- On Haswell it is definitely faster to reload the data from cache (except possibly for the case where an unaligned load crosses a 4KiB page boundary) — I have not completed the corresponding analysis on KNL.

Does anyone else see the introduction of “vector+SIMD” instructions as an important precedent?

UPDATE: 2016-11-13:

I am not quite sure how I missed this, but the most important benefit of the V4FMADDPS instruction may not be a reduction in the number of instructions issued, but rather the reduction in the number of Data Cache accesses.

With the current AVX-512 instruction set, each FMA with a broadcast load argument requires an L1 Data Cache access. The core can execute two FMAs per cycle, and the way the SGEMM code is organized, each pair of FMAs will be fetching consecutive 32-bit values from memory to (implicitly) broadcast across the 16 lanes of the 512-bit vector units. It seems very likely that the hardware has to be able to merge these two load operations into a single L1 Data Cache access to keep the rate of cache accesses from being the performance bottleneck.

But 2 32-bit loads is only 1/8 of a natural 512-bit cache access, and it seems unlikely that the hardware can merge cache accesses across multiple cycles. The V4FMADDPS instruction makes it trivial to coalesce 4 32-bit loads into a single L1 Data Cache access that would support 4 consecutive FMA instructions.

This could easily be extended to the double-precision case, which would require 4 64-bit loads, which is still only 1/2 of a natural 512-bit cache access.

Terje Mathisen says

John, I find that the scalar/vector splat (i.e. any input can be a scalar that is broadcasted across the full vector size) follows naturally from the original Larrabee CPU, where this capability was required for the 3D graphics pipeline which was the main target for that chip.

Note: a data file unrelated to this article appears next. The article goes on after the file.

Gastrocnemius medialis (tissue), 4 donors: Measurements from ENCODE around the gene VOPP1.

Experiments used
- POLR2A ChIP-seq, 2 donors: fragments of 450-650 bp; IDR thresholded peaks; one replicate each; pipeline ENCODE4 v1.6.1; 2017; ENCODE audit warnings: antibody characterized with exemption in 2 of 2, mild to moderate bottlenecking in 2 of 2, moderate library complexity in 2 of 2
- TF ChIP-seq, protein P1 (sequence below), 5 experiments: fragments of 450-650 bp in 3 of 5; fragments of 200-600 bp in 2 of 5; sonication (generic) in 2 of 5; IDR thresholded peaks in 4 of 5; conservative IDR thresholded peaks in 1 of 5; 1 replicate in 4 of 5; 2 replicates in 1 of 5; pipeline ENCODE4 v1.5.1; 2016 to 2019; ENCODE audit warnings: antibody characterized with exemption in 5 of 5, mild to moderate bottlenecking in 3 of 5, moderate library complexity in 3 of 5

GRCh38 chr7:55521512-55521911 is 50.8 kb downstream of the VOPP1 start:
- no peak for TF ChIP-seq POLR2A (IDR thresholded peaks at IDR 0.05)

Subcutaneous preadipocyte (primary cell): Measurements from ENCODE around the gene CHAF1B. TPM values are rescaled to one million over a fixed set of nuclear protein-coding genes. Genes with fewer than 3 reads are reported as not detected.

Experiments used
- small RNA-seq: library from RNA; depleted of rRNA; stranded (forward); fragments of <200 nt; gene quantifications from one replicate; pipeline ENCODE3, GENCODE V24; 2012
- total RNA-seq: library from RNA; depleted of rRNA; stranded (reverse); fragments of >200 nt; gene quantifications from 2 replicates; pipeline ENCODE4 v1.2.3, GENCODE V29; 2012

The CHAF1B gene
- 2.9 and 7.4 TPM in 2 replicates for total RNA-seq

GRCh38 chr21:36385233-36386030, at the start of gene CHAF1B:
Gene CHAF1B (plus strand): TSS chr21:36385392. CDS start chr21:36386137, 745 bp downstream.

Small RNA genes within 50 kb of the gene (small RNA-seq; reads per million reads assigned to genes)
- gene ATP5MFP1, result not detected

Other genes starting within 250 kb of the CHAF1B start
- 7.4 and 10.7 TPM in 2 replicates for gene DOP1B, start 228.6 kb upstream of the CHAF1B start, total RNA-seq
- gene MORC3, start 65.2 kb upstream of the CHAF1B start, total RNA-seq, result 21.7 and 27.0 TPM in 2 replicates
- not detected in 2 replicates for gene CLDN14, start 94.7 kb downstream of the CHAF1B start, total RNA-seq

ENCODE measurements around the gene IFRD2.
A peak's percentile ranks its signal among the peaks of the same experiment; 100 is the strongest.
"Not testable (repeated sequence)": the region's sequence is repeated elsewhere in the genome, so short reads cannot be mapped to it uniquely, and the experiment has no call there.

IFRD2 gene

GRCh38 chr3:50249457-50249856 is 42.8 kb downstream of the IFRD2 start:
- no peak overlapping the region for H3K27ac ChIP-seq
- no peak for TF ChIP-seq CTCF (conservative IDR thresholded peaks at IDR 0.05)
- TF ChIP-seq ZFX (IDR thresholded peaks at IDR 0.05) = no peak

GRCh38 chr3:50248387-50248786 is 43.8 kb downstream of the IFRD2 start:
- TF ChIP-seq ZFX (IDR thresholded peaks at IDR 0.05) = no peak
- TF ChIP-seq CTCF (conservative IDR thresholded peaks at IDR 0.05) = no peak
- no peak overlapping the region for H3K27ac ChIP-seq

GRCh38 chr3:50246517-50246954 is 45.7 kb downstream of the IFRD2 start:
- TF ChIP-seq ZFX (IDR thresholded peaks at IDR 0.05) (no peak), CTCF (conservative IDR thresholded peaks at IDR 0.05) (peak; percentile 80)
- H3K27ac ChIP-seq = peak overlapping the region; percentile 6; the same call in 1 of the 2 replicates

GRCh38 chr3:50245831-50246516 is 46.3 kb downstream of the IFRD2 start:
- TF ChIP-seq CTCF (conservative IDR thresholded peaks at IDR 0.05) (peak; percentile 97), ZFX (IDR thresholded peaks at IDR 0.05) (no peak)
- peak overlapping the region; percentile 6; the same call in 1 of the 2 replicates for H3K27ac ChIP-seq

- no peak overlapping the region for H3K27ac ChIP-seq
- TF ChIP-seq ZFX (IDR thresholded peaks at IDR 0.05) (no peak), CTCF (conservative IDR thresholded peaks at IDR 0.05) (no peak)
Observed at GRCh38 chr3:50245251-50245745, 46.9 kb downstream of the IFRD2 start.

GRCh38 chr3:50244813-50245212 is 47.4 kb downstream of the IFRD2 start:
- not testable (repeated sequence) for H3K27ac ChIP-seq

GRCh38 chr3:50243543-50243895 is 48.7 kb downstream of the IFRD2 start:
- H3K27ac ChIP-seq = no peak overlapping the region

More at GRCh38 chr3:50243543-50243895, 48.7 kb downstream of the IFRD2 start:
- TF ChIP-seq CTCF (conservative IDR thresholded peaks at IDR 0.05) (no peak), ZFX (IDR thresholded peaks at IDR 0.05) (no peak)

The microcode state machine behaviour required for the current instruction (V4FMADDPS) does seem like a first step towards a more generalized vector processing capability!

I find it very interesting that the target accumulator is reused across all four FMADDs, this would seem to require either some sort of superaccumulator, so that the individual multiplication results can be added on consecutive cycles.

Peter says

This is a very good example of how hardware implement more and more complex instructions over time. This is achieved via micro-coded instructions, which seems this is the case. There is nothing really novel in this approach. One should see the s390 (mainframes) ISA and you’ll see plenty of micro-coded instructions specifically designed to accelerate particular functions, and this has been done for the last 30 years. In any case, it is clear that intel is focusing their new features on the emerging/dense/computational intensive workloads. I do not know if this makes sense given the amount of specific accelerators for that (Google TFU, GPUs, FGPAs…). A general purpose CPU will never beat those… maybe the Phi line… anyway, I’m looking forward to see a Xeon and an Alter FPGA on the same die. That will make the difference.